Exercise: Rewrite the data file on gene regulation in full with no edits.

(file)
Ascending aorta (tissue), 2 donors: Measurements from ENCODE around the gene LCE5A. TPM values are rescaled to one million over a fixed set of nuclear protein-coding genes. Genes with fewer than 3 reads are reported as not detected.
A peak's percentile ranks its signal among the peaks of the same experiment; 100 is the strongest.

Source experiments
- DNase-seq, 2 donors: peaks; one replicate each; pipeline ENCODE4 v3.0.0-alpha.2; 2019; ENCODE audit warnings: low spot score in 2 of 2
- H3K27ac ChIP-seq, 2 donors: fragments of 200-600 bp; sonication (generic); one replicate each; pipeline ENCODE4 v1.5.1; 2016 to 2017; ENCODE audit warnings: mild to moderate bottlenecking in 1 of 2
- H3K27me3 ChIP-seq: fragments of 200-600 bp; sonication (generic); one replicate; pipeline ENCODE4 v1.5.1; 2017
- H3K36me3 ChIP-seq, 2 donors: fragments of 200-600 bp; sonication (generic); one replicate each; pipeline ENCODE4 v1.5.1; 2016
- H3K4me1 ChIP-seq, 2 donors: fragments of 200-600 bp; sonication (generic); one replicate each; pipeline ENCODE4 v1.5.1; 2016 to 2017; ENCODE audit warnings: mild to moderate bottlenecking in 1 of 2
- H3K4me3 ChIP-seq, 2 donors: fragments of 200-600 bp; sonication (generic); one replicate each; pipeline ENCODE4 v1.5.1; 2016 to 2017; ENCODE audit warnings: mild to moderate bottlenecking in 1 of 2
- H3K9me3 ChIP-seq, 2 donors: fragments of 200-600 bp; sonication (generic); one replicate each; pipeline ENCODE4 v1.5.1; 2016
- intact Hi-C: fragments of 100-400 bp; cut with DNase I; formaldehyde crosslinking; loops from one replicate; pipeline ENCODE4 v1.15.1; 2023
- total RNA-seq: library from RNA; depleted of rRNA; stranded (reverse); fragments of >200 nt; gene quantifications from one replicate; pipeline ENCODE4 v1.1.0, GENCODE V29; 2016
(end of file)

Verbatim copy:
Ascending aorta (tissue), 2 donors: Measurements from ENCODE around the gene LCE5A. TPM values are rescaled to one million over a fixed set of nuclear protein-coding genes. Genes with fewer than 3 reads are reported as not detected.
A peak's percentile ranks its signal among the peaks of the same experiment; 100 is the strongest.

Source experiments
- DNase-seq, 2 donors: peaks; one replicate each; pipeline ENCODE4 v3.0.0-alpha.2; 2019; ENCODE audit warnings: low spot score in 2 of 2
- H3K27ac ChIP-seq, 2 donors: fragments of 200-600 bp; sonication (generic); one replicate each; pipeline ENCODE4 v1.5.1; 2016 to 2017; ENCODE audit warnings: mild to moderate bottlenecking in 1 of 2
- H3K27me3 ChIP-seq: fragments of 200-600 bp; sonication (generic); one replicate; pipeline ENCODE4 v1.5.1; 2017
- H3K36me3 ChIP-seq, 2 donors: fragments of 200-600 bp; sonication (generic); one replicate each; pipeline ENCODE4 v1.5.1; 2016
- H3K4me1 ChIP-seq, 2 donors: fragments of 200-600 bp; sonication (generic); one replicate each; pipeline ENCODE4 v1.5.1; 2016 to 2017; ENCODE audit warnings: mild to moderate bottlenecking in 1 of 2
- H3K4me3 ChIP-seq, 2 donors: fragments of 200-600 bp; sonication (generic); one replicate each; pipeline ENCODE4 v1.5.1; 2016 to 2017; ENCODE audit warnings: mild to moderate bottlenecking in 1 of 2
- H3K9me3 ChIP-seq, 2 donors: fragments of 200-600 bp; sonication (generic); one replicate each; pipeline ENCODE4 v1.5.1; 2016
- intact Hi-C: fragments of 100-400 bp; cut with DNase I; formaldehyde crosslinking; loops from one replicate; pipeline ENCODE4 v1.15.1; 2023
- total RNA-seq: library from RNA; depleted of rRNA; stranded (reverse); fragments of >200 nt; gene quantifications from one replicate; pipeline ENCODE4 v1.1.0, GENCODE V29; 2016